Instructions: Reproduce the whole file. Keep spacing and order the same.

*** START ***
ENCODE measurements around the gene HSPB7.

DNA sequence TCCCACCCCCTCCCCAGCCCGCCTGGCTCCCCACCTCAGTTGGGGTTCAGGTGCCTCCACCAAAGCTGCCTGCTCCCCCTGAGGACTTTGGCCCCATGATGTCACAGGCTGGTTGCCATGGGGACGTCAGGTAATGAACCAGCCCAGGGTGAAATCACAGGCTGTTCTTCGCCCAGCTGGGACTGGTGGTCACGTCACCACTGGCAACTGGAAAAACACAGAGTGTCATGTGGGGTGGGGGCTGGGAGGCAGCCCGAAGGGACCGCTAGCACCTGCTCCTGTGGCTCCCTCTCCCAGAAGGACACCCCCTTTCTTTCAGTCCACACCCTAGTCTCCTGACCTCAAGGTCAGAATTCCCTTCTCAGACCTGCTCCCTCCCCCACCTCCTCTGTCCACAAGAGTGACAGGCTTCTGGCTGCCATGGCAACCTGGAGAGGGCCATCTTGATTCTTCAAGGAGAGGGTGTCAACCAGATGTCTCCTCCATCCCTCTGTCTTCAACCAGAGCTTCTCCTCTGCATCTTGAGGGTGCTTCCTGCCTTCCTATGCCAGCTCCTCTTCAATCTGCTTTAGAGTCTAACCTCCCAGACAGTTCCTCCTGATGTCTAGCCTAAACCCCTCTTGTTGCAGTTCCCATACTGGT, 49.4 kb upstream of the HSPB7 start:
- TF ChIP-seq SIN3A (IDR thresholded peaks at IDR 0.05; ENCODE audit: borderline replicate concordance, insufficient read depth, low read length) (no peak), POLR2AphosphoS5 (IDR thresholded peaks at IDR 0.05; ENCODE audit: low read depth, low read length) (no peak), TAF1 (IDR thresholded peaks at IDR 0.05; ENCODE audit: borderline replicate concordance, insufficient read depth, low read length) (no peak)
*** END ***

ENCODE measurements around the gene HSPB7.

DNA sequence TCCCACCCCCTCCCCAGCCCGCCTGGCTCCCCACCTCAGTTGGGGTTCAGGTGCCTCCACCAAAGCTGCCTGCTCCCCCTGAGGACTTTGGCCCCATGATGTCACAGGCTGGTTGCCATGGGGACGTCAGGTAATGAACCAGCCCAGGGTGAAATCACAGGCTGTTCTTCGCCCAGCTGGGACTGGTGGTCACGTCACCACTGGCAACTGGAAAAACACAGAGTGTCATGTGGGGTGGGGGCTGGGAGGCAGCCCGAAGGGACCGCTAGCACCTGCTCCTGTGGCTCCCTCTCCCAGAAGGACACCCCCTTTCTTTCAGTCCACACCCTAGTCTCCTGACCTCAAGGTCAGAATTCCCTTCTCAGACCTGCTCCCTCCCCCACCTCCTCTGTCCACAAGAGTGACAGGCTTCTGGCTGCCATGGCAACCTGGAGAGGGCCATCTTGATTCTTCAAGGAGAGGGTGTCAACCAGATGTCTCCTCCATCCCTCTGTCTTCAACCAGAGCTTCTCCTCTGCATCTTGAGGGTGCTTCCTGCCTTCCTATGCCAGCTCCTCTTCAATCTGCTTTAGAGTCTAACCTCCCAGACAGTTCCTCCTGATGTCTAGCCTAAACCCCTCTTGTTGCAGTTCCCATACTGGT, 49.4 kb upstream of the HSPB7 start:
- TF ChIP-seq SIN3A (IDR thresholded peaks at IDR 0.05; ENCODE audit: borderline replicate concordance, insufficient read depth, low read length) (no peak), POLR2AphosphoS5 (IDR thresholded peaks at IDR 0.05; ENCODE audit: low read depth, low read length) (no peak), TAF1 (IDR thresholded peaks at IDR 0.05; ENCODE audit: borderline replicate concordance, insufficient read depth, low read length) (no peak)